Immediately, Nye’s eye lit on the pot.

‘Look!’ she said, showing it to her little sister. ‘Vanishing cream! If we rub this on ourselves it will turn us invisible.’

‘Really?’ asked Aunty, saucer-eyed.

‘Yes. That’s how Mother knows when we have been naughty in lessons,’ Nye explained, never thinking, for a moment, that this might be because the Governess reported it to her when she reported on their progress.

The girls decided they would test how effective the cream was. Aunty went first and was disappointed to discover that she could still see herself. Nye put some cream on, with similar results. 

The two of them thought for a moment. 

‘I know what it is,’ said Nye. ‘We should undress because otherwise, even if people can’t see us our clothes will be visible.’

‘Is that why we can see one another?

‘I don’t know, let’s try.’

The two of them took of their clothes and put vanishing cream on literally every part of their bodies, I do hope, for their mother’s sake, that it wasn’t too expensive. They stood back and regarded one another.

‘Can you see me?’ asked Nye.

‘Yes,’ said Aunty.

‘I can see you too.’

‘Perhaps it isn’t working,’ said Aunty.

Nye thought for a moment. 

‘There is a way we can find out.’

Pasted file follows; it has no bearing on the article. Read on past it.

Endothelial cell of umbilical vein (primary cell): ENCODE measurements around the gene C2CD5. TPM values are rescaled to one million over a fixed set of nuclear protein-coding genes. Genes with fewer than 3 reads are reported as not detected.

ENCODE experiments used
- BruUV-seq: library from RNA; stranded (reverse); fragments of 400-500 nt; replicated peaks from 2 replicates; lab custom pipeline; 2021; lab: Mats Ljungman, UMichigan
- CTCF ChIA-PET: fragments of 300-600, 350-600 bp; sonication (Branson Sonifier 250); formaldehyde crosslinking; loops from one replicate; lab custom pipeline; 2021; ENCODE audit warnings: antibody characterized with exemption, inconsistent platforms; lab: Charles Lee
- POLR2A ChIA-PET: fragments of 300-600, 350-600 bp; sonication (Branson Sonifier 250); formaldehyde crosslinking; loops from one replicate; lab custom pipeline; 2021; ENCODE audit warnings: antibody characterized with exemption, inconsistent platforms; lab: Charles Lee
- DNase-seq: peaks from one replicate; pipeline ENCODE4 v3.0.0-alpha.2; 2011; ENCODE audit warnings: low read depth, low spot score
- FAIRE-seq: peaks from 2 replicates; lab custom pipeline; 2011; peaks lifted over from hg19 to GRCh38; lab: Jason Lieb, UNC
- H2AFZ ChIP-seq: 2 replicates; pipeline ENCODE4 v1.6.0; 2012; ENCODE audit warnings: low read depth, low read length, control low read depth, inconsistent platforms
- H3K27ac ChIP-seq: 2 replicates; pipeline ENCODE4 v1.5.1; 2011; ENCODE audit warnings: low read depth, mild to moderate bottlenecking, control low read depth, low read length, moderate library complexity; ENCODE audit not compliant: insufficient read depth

‘How?’ 

‘I’ll tell you …’

Aunty was all set to try Nye’s cunning plan and so together, the two of them, still as starkers as the day they were born, crept downstairs. 

From the dining room came the sound of cutlery chinking gently on plates and genteel voices having refined and proper dinner time conversation. Nye pushed the door open a crack. Nobody took any notice. She turned back to her sister.

‘Remember, they can hear us, even if they can’t see us, so we mustn’t talk,’ she whispered, and put her finger to her lips. Aunty mimicked the gesture and nodded.

Nye opened the door a little more and slipped into the room.

The two girls stood there, in silence.

No-one reacted.

Nye walked round the table. The grown ups carried on talking, oblivious. Aunty’s hands flew to her mouth to try and muffle her gasp of delight. She went to join Nye and the two of them danced, cavorted and skipped about the room in silence. The grown ups made absolutely no sign of noticing anything. Perhaps if they were a bit older, our two heroines might have noticed Grandpop’s demeanour take on a somewhat stoic set, or might have seen the visible loss of colour on their mother’s face. They might even have noticed the atmosphere among the adults become a little strained, seen how a couple of the guests eyes bulged or heard how the conversation had taken on a somewhat stilted tone. But as it was, they were twelve and four, and not yet sufficiently aware of human nature to hoist in any subtleties like that.

After about ten minutes cavorting about without being seen got boring so Aunty and Nye left the room and returned to their bedroom; upstairs, next to the nursery. The Vanishing Cream Experiment had been an unmitigated success and the two of them slept soundly that night, dreaming of the wonderful things they would be able to do and places they would be able to visit now that they could become invisible.